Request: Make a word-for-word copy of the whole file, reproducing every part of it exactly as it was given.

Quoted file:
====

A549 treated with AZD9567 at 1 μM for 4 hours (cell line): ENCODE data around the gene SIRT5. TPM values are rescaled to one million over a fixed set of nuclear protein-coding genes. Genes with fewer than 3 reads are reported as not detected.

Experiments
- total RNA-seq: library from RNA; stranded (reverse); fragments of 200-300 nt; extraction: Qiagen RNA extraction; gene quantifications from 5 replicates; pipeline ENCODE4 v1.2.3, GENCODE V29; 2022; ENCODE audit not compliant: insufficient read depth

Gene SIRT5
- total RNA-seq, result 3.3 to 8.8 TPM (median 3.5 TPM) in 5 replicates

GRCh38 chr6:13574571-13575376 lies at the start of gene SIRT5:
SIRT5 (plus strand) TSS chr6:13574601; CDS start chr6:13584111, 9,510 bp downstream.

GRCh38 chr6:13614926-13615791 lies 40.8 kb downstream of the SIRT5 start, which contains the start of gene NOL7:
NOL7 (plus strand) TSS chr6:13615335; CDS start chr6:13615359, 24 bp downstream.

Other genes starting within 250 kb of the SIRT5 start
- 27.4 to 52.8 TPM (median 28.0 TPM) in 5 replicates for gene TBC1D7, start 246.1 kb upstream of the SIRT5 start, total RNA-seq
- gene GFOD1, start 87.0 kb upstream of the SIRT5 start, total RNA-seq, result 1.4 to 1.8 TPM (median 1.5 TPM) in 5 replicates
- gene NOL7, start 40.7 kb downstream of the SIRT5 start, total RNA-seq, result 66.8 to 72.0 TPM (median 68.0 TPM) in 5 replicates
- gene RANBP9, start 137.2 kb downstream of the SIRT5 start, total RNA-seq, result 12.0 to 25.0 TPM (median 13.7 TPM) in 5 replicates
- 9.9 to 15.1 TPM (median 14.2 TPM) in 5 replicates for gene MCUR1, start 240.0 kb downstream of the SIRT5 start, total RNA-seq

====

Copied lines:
A549 treated with AZD9567 at 1 μM for 4 hours (cell line): ENCODE data around the gene SIRT5. TPM values are rescaled to one million over a fixed set of nuclear protein-coding genes. Genes with fewer than 3 reads are reported as not detected.

Experiments
- total RNA-seq: library from RNA; stranded (reverse); fragments of 200-300 nt; extraction: Qiagen RNA extraction; gene quantifications from 5 replicates; pipeline ENCODE4 v1.2.3, GENCODE V29; 2022; ENCODE audit not compliant: insufficient read depth

Gene SIRT5
- total RNA-seq, result 3.3 to 8.8 TPM (median 3.5 TPM) in 5 replicates

GRCh38 chr6:13574571-13575376 lies at the start of gene SIRT5:
SIRT5 (plus strand) TSS chr6:13574601; CDS start chr6:13584111, 9,510 bp downstream.

GRCh38 chr6:13614926-13615791 lies 40.8 kb downstream of the SIRT5 start, which contains the start of gene NOL7:
NOL7 (plus strand) TSS chr6:13615335; CDS start chr6:13615359, 24 bp downstream.

Other genes starting within 250 kb of the SIRT5 start
- 27.4 to 52.8 TPM (median 28.0 TPM) in 5 replicates for gene TBC1D7, start 246.1 kb upstream of the SIRT5 start, total RNA-seq
- gene GFOD1, start 87.0 kb upstream of the SIRT5 start, total RNA-seq, result 1.4 to 1.8 TPM (median 1.5 TPM) in 5 replicates
- gene NOL7, start 40.7 kb downstream of the SIRT5 start, total RNA-seq, result 66.8 to 72.0 TPM (median 68.0 TPM) in 5 replicates
- gene RANBP9, start 137.2 kb downstream of the SIRT5 start, total RNA-seq, result 12.0 to 25.0 TPM (median 13.7 TPM) in 5 replicates
- 9.9 to 15.1 TPM (median 14.2 TPM) in 5 replicates for gene MCUR1, start 240.0 kb downstream of the SIRT5 start, total RNA-seq